SXSW FILM 2011
By Don Simpson | May 22, 2011
Director: Sam Levinson
Writer: Sam Levinson
Starring: Ellen Barkin, Demi Moore, Kate Bosworth, Ellen Burstyn, Thomas Haden Church, Ezra Miller
Jeez, I really do not know where to begin with this crazed, convoluted narrative about a crazed, convoluted family…
Let’s see… Lynn (Ellen Barkin) is the stressed out, neurotic mother of Elliot (Ezra Miller) — one of those perpetually mopey teens who wears black on the outside because black is how he feels on the inside — and his younger brother, Ben (Daniel Yelsky), who totes around a video camera and documents everything for no apparent reason. Lynn’s estranged eldest son, Dylan (Michael Nardelli), is getting married to Heather (Laura Coover).
Before I proceed, there is some necessary backstory to discuss: 20 years ago, when Lynn and her then husband Paul (Thomas Haden Church) divorced, Paul took Dylan and Lynn kept their daughter, Alice (Kate Bosworth). That one decision seems to have permanently effected everyone — even those who were not born at the time — in the family like some sort of gypsy curse. Dylan was raised by Paul and his current wife, Patty (Demi Moore), and he seems to have grown up to be the most normal of Lynn’s kids; while Alice grew up to become a self-mutilator. Elliot has not faired any better than Alice, he has been in and out of drug and alcohol rehab four times and counting. With at least two troubled, psychologically scarred kids under Lynn’s watch, her entire family — especially her mother (Ellen Burstyn) — suspects that Lynn is to blame.
The aforementioned wedding is taking place at Lynn’s parents’ Annapolis estate and the stress of being around her accusatory family compound’s Lynn’s neuroses tenfold. Paul and Patty’s presence only further crazes Lynn’s mental state, as does the constant reminder that her mother has continued to turn a blind eye to Lynn’s history of being physically and mentally abused by Paul. Lynn’s cartoonishly gossiping siblings and their respective significant others only add to her quickly deteriorating psychosis. The only family member who does not nag Lynn is her father (George Kennedy), and that is only because he spends the majority of his screen time in a dementia-riddled la la land.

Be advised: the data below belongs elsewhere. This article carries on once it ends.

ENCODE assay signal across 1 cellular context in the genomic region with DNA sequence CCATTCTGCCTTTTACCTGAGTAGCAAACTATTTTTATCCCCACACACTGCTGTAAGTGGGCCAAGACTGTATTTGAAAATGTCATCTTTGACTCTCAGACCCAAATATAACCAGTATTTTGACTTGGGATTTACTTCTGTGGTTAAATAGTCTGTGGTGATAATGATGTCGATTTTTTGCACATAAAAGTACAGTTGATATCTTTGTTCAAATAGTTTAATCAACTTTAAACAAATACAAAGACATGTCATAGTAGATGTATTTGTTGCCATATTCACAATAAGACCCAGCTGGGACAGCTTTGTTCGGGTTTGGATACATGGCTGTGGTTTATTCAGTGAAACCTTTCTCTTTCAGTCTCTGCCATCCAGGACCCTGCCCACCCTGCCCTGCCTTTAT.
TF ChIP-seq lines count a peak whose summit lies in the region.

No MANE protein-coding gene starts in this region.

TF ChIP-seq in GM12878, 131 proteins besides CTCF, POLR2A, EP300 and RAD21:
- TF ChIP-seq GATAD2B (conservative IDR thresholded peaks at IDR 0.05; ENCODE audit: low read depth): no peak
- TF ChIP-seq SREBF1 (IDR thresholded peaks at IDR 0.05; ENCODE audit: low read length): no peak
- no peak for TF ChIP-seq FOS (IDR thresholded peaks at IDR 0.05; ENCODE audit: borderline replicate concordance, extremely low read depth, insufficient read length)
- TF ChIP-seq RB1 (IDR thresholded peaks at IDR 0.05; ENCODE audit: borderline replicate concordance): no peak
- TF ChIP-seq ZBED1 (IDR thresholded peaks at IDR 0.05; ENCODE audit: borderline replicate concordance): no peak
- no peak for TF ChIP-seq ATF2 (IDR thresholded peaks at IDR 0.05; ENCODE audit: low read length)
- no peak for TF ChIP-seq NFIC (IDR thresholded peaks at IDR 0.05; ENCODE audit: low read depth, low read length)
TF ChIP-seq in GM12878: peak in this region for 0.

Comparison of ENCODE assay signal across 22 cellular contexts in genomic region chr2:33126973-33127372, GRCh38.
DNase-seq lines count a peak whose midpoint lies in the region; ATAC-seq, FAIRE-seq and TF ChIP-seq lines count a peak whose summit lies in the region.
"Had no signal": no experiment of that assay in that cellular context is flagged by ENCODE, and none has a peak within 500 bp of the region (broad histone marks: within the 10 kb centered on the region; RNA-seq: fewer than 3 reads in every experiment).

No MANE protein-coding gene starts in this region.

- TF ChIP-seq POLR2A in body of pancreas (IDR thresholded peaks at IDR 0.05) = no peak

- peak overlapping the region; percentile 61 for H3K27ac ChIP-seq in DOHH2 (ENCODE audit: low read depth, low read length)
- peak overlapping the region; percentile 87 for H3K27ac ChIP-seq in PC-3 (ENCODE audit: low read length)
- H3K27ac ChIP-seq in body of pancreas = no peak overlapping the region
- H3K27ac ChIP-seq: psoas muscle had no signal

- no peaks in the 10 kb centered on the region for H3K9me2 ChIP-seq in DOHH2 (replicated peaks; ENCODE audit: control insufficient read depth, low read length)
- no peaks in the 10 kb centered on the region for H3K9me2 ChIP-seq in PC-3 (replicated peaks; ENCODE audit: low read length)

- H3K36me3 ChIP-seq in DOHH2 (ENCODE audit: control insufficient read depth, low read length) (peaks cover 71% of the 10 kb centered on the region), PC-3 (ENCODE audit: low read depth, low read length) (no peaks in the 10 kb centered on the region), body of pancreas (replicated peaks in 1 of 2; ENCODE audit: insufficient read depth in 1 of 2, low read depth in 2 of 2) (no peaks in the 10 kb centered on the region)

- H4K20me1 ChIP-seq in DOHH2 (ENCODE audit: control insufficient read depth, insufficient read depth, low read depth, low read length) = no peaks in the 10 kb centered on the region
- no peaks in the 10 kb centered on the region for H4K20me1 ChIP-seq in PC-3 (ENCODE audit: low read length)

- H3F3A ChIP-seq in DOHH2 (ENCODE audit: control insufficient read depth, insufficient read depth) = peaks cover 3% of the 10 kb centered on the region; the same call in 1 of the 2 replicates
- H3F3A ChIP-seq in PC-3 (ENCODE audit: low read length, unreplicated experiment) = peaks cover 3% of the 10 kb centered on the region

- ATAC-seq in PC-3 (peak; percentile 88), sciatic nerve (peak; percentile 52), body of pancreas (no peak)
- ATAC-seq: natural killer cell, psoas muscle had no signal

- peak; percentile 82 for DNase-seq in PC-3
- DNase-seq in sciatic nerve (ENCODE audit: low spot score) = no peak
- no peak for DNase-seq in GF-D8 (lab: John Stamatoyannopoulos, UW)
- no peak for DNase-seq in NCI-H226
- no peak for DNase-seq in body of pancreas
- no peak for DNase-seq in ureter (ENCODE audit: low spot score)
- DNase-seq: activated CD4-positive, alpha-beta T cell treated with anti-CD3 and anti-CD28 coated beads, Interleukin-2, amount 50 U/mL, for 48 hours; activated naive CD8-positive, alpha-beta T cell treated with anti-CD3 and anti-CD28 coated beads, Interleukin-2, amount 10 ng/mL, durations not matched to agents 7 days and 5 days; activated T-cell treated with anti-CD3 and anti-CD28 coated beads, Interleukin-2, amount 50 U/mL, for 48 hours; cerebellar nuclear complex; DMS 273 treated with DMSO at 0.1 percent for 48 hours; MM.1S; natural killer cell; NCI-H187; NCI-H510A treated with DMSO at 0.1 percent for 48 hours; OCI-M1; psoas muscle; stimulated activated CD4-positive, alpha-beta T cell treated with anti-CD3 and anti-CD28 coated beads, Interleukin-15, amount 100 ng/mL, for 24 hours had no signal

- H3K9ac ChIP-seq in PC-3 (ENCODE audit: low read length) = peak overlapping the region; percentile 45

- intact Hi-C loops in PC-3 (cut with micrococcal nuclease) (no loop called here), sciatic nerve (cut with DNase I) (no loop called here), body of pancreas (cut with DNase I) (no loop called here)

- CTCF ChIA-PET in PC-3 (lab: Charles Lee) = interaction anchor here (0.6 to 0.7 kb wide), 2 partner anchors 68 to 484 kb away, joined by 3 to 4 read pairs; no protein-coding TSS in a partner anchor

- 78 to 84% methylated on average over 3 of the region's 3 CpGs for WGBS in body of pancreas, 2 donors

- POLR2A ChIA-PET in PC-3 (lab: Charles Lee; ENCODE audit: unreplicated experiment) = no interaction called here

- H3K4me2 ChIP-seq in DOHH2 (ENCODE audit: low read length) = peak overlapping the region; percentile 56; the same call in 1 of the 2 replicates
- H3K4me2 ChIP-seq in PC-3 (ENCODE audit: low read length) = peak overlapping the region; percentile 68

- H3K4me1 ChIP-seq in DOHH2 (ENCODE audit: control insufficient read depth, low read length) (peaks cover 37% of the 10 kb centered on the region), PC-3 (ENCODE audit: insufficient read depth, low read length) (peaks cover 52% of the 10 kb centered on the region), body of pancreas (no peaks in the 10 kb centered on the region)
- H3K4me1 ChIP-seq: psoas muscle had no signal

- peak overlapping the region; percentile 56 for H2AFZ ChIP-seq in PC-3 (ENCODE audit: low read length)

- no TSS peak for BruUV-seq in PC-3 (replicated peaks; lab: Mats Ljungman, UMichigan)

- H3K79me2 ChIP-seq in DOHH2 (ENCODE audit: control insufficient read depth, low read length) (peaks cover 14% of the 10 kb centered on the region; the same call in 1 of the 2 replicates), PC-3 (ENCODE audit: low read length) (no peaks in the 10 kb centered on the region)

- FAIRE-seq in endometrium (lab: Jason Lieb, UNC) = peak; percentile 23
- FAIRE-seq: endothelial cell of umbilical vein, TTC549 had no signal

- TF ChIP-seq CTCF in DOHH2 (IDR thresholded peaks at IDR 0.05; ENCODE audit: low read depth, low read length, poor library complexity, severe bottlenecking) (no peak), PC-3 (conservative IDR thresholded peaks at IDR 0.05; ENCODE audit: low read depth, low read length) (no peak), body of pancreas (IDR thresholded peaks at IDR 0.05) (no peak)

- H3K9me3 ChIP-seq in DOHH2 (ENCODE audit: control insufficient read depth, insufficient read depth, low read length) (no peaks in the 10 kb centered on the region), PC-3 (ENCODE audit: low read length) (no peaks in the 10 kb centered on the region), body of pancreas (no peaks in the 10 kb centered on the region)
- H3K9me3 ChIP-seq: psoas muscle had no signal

Lynn’s family is rife with issues; they protect themselves with shields of sarcasm and passive-aggressiveness. I do not recall one pleasant conversation during Another Happy Day; in fact, the dialogue seems to frequently dissolve into hysterical screaming or fits of tears or both. I suspect that writer-director Sam Levinson (the son of Barry Levinson) intends for Another Happy Day to be a “women’s drama” and therefore he sheds any resemblance of realism in favor of soapishly outlandish drama. Ladies, if you are looking for a wedding drama, Noah Baumbach’s Margot at the Wedding, Jonathan Demme’s Rachel Getting Married, Thomas Vinterberg’s The Celebration, and Robert Altman’s A Wedding and Dr T and the Women are all far superior to Another Happy Day. Despite the acting powerhouses of Burstyn and Barkin, the melodrama is far to exaggerated to take any part of Another Happy Day seriously.
There is, however, one fleeting moment of genius in Another Happy Day in a scene where Lynn calls Elliot a “son of a bitch” and “mother fucker”, to which Elliot promptly points out just how wrong those words sound spewing from his own mother’s mouth. Maybe it was that one brief scene that earned Another Happy Day the Waldo Salt Screenwriting Award at Sundance 2011?